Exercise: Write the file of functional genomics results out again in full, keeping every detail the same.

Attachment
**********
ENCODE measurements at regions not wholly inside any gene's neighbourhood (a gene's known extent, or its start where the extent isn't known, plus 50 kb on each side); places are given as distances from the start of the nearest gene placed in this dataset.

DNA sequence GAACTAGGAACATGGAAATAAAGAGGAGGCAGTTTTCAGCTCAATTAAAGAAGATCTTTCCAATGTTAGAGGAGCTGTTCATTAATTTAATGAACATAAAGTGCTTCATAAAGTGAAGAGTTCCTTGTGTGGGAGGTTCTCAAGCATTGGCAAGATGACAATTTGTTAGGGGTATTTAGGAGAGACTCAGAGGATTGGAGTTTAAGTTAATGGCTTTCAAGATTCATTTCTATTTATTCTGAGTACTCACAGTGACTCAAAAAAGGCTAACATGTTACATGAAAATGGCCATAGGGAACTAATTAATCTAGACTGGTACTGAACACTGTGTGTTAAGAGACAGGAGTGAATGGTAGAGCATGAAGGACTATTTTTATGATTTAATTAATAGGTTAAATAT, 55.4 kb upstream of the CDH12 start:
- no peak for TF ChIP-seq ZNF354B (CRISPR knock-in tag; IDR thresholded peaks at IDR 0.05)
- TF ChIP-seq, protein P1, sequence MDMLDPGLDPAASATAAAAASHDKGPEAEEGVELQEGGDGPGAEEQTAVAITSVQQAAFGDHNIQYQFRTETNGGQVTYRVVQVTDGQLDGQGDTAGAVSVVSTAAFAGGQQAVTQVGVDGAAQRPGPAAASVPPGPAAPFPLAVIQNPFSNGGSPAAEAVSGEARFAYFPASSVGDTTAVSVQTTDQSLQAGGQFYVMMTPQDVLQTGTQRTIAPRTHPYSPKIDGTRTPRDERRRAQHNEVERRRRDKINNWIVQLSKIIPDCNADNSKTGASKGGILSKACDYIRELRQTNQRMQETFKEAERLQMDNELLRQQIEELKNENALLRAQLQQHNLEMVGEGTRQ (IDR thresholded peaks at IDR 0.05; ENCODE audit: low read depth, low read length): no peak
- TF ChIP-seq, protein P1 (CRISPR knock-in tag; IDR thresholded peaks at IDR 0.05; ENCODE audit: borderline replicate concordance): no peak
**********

ENCODE measurements at regions not wholly inside any gene's neighbourhood (a gene's known extent, or its start where the extent isn't known, plus 50 kb on each side); places are given as distances from the start of the nearest gene placed in this dataset.

DNA sequence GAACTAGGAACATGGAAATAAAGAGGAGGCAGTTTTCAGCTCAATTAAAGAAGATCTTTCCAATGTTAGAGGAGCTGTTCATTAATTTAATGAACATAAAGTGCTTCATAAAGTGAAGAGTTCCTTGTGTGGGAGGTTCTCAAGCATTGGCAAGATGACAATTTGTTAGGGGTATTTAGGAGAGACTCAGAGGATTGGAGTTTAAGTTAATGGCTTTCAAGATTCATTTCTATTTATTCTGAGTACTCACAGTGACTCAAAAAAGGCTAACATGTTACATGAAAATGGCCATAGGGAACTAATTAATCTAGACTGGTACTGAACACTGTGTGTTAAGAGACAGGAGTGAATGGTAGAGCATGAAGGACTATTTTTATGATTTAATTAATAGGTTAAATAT, 55.4 kb upstream of the CDH12 start:
- no peak for TF ChIP-seq ZNF354B (CRISPR knock-in tag; IDR thresholded peaks at IDR 0.05)
- TF ChIP-seq, protein P1, sequence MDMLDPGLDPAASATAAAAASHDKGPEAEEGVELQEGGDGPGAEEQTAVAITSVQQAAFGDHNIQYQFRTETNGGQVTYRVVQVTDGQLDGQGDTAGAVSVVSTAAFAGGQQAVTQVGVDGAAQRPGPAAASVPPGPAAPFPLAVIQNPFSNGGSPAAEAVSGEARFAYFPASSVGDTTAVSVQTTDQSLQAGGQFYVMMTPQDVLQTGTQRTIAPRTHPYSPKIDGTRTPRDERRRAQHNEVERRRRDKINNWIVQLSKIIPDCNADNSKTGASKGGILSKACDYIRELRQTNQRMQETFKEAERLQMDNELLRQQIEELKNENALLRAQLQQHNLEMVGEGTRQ (IDR thresholded peaks at IDR 0.05; ENCODE audit: low read depth, low read length): no peak
- TF ChIP-seq, protein P1 (CRISPR knock-in tag; IDR thresholded peaks at IDR 0.05; ENCODE audit: borderline replicate concordance): no peak